Thou blind fool, Love, what dost thou to mine
That they behold, and see not what they see? They know what beauty is, see where it lies, Yet, what the best is, take the worst to be.
If eyes, corrupt by over-partial looks,
Be anchor'd in the bay where all men ride, Why of eyes' falsehood hast thou forged hooks, Whereto the judgment of my heart is tied? Why should my heart think that a several plot,
Which my heart knows the wide world's common place?
Or mine eyes, seeing this, say this is not,
In things right true my heart and eyes have err'd,
And to this false plague are they now transferr'd.-137.
When my love swears that she is made of truth,
I do believe her, though I know she lies; That she might think me some untutor'd youth,
Unlearned in the world's false subtleties. Thus vainly thinking that she thinks me young,
Although she knows my days are past the best,
Simply I credit her false-speaking tongue;
Therefore I lie with her, and she with me, And in our faults by lies we flatter'd be.138.
In faith I do not love thee with mine eyes,
Who in despite of view is pleased to dote.
Nor tender feeling to base touches prone,
Only my plague thus far I count my gain, That she that makes me sin awards me pain.-141.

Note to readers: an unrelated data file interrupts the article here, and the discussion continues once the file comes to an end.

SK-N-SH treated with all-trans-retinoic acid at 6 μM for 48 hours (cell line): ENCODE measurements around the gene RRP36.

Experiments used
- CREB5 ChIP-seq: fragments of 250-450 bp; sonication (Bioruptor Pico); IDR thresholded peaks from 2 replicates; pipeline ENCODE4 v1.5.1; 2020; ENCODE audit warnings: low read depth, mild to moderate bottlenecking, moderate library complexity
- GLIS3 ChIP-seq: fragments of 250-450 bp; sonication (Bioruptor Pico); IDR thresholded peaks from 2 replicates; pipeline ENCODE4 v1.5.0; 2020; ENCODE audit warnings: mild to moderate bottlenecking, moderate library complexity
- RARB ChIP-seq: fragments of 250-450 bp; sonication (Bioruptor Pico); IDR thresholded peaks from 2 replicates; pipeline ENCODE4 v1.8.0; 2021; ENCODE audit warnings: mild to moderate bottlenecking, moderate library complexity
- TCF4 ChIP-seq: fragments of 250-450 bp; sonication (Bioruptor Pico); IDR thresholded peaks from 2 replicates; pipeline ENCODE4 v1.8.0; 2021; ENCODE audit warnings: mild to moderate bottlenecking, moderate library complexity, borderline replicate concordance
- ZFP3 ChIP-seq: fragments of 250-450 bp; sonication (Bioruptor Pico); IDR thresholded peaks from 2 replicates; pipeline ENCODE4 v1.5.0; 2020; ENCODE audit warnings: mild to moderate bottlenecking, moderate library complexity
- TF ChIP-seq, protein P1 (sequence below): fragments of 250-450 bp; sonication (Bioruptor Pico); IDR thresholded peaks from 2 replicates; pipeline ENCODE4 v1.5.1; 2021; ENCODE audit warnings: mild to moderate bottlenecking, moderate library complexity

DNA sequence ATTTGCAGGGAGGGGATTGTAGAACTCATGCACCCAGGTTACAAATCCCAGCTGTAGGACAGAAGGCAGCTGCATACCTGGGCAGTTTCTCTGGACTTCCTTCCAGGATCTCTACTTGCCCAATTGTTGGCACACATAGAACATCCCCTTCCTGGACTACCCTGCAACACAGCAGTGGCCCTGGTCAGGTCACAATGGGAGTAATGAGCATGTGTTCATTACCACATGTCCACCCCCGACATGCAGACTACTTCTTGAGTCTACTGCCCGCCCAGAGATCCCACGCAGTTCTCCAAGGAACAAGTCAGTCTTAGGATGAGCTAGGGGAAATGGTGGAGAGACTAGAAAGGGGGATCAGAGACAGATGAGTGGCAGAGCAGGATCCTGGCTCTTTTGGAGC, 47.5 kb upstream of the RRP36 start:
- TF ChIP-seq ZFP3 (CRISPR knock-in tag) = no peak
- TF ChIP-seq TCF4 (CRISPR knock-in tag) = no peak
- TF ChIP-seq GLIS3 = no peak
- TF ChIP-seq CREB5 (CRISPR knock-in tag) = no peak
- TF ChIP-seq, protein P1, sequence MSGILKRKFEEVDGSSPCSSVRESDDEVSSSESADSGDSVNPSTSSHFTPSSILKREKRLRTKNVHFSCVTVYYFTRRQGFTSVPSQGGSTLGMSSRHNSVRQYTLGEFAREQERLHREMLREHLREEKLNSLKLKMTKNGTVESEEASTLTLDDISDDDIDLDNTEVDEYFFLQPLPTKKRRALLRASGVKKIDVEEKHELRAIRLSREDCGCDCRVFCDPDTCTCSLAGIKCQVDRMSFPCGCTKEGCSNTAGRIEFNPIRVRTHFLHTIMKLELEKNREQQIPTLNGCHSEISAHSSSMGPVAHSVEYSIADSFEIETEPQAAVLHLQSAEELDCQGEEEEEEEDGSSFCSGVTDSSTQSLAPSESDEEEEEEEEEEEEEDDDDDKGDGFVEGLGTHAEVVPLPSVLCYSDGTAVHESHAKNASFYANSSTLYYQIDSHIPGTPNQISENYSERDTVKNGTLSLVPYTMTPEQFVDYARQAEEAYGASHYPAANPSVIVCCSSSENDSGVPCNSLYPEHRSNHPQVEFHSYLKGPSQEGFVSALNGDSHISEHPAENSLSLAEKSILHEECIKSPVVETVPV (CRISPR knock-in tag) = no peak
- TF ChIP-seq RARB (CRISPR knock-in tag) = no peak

Love is my sin, and thy dear virtue hate,
And thou shalt find it merits not reproving;
Root pity in thy heart, that, when it grows,
If thou dost seek to have what thou dost hide,
By self-example mayst thou be denied!--142. My love is as a fever, longing still For that which longer nurseth the disease; Feeding on that which doth preserve the ill, The uncertain sickly appetite to please. My reason, the physician to my love, Angry that his prescriptions are not kept, Hath left me, and I desperate now approve, Desire is death, which physic did except. Past cure I am, now reason is past care, And frantic mad with evermore unrest; My thoughts and my discourse as mad men's are,
At random from the truth vainly express'd; For I have sworn thee fair, and thought thee bright,
Who art as black as hell, as dark as night.
O me! what eyes hath love put in my head,
O cunning Love! with tears thou keep'st me blind,
Lest eyes well-seeing thy foul faults should find.-148.
O, from what power hast thou this powerful might,
With insufficiency my heart to sway?
To make me give the lie to my true sight, And swear that brightness doth not grace the day?
Whence hast thou this becoming of things ill, That in the very refuse of thy deeds
There is such strength and warrantise of skill,
The more I hear and see just cause of hate?
Love is too young to know what conscience is;
No want of conscience hold it that I call Her-love, for whose dear love I rise and fall.-151.
In loving thee thou know'st I am forsworn, But thou art twice forsworn, to me love swearing;
In act thy bed-vow broke, and new faith torn,
Oaths of thy love, thy truth, thy constancy; And, to enlighten thee, gave eyes to blindness, Or made them swear against the thing they
For I have sworn thee fair: more perjured I, To swear, against the truth, so foul a lie!-152.
We have only three Sonnets left, out of the twenty-six stanzas, in which we may find any allusion to the "infidelity" of the poet's "mistress." They are these:
Beshrew that heart that makes my heart to
For that deep wound it gives my friend and me!
Is 't not enough to torture me alone,
Me from myself thy cruel eye hath taken,